NATO unity faces test over cluster munitions

(China Daily) 08:51, July 11, 2023

China urges dialogue as nations oppose 'irresponsible' weapons plan for Ukraine

As the Russia-Ukraine conflict continues with no end in sight, NATO's much-celebrated unity faces fresh strains when leaders gather for their annual summit this week in Vilnius, Lithuania.

It comes days after the United States decided to send cluster bombs — banned by more than 120 countries — to Ukraine. The munitions have spurred opposition around the globe and have been questioned by many US lawmakers, citing the danger they pose to civilians.

The administration of US President Joe Biden said on Friday it would supply Kyiv with the bombs as part of a new $800 million security package that brings total US military aid to Ukraine to more than $40 billion since the conflict began.

China's Foreign Ministry spokeswoman Mao Ning said on Monday that China has noted the US decision has raised global attention, and quite a few countries have voiced their opposition.

Irresponsible transfer of cluster bombs can easily cause humanitarian issues, Mao said, stressing the need to strike a balance between humanitarian concerns and legitimate military and security needs, and to stay cautious and restrained over the transfer.

"China has always believed that dialogue and negotiations are the only way out for the Ukraine crisis. Relevant parties should not make the crisis worse by fueling the fire and escalating tensions," Mao said.

Russia's Foreign Ministry said on Saturday that Washington's decision is an "act of desperation" that will, in no way, affect Moscow's special military operation.

Calling it "another miracle weapon", ministry spokeswoman Maria Zakharova said in a statement that Washington and Kyiv are counting on it without considering its grave consequences.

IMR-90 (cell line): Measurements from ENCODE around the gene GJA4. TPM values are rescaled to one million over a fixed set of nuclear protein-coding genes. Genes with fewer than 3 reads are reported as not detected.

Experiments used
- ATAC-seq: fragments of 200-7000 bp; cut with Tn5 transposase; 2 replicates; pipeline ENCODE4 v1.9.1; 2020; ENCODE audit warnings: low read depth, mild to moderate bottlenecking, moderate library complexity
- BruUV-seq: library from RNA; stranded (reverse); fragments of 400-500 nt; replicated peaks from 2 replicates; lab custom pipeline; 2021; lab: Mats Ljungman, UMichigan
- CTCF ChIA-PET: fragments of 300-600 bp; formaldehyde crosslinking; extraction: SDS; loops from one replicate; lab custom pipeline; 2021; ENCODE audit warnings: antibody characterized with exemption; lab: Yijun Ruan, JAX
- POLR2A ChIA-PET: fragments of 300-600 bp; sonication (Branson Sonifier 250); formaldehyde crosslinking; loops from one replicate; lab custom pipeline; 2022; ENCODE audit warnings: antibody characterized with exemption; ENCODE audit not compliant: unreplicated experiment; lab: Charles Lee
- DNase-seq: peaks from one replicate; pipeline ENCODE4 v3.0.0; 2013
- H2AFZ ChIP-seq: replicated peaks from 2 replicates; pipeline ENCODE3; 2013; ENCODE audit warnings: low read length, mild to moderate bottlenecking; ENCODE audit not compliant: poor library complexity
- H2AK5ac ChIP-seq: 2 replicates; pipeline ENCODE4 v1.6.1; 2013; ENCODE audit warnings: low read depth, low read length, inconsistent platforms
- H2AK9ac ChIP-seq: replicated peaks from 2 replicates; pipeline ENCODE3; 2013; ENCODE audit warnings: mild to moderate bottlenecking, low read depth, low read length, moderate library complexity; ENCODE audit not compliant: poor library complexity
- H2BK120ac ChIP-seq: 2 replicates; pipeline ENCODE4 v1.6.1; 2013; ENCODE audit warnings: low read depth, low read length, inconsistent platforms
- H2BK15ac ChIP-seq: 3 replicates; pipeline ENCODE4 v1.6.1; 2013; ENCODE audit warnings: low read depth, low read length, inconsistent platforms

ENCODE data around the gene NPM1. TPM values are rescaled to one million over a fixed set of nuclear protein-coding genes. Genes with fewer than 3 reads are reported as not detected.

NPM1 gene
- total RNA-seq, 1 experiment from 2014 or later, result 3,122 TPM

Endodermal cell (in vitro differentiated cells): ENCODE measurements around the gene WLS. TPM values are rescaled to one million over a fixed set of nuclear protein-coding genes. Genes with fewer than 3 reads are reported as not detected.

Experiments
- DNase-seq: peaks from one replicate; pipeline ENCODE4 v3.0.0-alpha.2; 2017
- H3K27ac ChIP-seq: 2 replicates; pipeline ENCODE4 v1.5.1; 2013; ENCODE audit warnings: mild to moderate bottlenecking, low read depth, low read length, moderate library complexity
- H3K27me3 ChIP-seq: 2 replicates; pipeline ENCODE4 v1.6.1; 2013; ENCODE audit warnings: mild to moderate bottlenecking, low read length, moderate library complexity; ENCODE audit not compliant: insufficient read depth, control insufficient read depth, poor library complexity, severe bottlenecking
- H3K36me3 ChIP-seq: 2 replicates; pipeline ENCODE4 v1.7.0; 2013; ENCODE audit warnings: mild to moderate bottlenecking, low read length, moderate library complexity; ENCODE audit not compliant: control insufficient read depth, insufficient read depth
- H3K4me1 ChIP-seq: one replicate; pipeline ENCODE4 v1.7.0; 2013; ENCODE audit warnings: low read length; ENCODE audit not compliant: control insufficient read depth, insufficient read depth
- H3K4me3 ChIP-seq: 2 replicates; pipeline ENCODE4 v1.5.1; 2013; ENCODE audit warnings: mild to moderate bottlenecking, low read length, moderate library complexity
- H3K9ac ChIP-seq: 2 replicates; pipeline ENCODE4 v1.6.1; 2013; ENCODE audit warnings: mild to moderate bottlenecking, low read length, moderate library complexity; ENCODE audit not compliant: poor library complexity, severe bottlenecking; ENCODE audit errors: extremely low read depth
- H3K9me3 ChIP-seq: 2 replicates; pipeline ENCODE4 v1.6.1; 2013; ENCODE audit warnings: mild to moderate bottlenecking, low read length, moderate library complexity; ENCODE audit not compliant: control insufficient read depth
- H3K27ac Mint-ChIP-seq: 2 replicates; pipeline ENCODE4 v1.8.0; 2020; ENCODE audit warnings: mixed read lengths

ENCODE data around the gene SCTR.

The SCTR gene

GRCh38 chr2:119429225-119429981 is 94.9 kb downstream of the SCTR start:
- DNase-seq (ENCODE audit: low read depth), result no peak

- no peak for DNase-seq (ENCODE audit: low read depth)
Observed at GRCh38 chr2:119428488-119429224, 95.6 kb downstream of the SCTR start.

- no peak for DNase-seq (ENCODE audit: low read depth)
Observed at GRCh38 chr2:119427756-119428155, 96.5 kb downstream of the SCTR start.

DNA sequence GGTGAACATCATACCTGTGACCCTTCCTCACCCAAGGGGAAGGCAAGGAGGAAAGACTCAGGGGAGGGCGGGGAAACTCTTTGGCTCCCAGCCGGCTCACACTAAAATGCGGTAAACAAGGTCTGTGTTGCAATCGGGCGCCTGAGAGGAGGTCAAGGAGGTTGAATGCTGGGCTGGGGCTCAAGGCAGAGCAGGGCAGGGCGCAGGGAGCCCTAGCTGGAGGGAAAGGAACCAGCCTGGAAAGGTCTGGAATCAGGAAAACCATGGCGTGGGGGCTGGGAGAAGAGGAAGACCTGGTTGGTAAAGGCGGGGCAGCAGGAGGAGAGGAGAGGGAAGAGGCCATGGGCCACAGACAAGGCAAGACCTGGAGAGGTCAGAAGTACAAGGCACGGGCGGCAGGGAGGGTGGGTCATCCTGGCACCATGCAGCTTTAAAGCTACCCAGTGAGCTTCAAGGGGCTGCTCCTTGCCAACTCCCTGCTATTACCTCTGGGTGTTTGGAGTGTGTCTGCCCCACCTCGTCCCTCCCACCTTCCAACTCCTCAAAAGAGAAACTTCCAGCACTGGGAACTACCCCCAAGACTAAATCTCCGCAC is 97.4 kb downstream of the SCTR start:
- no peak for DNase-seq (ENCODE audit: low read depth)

Biden arrived in Britain, where he met with King Charles III and Prime Minister Rishi Sunak on Monday.

Sunak has not directly criticized Biden, but on Saturday he said the United Kingdom was one of 123 countries that have signed the Convention on Cluster Munitions, an international treaty that bans the production or use of these weapons.

Other US allies have gone further. NATO partner nation New Zealand said on Sunday the munitions could cause "huge damage to innocent people". Over two-thirds of NATO members have banned the weapon because it has a track record of causing huge civilian casualties.

Disapproval from allies

Canada said on Saturday it is against the use of cluster munitions, reiterating its commitment to the treaty. "We do not support the use of cluster munitions and are committed to putting an end to the effects cluster munitions have on civilians — particularly children," the Canadian government said in a statement.

Other allies, Germany, Italy and Spain, and the United Nations have all expressed their opposition to the US sending cluster munitions to Ukraine.

In Washington, Democratic Representative Barbara Lee and Democratic Senator Tim Kaine expressed concerns over the shipment of the controversial weapons.

"Cluster bombs should never be used. That's crossing a line," Lee told CNN, adding the US "would risk losing our moral leadership".

The main part of Biden's Europe trip will be the Western summit on Tuesday and Wednesday, during which the Ukraine crisis will be the priority.

Despite Ukrainian President Volodymyr Zelensky voicing hope for the "best possible result" as he is pressing for his country's admission into the military alliance, Biden said in an interview aired on Sunday with CNN that this cannot happen until the conflict is over. Bringing Ukraine in now would mean NATO is at war with Russia, Biden said.

Cluster munitions typically release large numbers of smaller bomblets that can kill indiscriminately over a wide area. Those that fail to explode pose a danger for decades after a conflict ends.

Cambodia underwent pain from US cluster munitions dropped in the Southeast Asian country half a century ago, the country's Prime Minister Samdech Techo Hun Sen said on Sunday.

"It will be the worst danger for the Ukrainians for decades or even centuries if those cluster bombs are used," Hun Sen said in a statement.

According to Yale University, between 1965 and 1973, the US dropped some 230,516 bombs on 113,716 sites in Cambodia.

Ren Qiin Moscow, Heng Weiliin New York, Wang Qingyunin Beijing, agencies and Xinhua contributed to this story.

(Web editor: Zhong Wenxing, Liang Jun)


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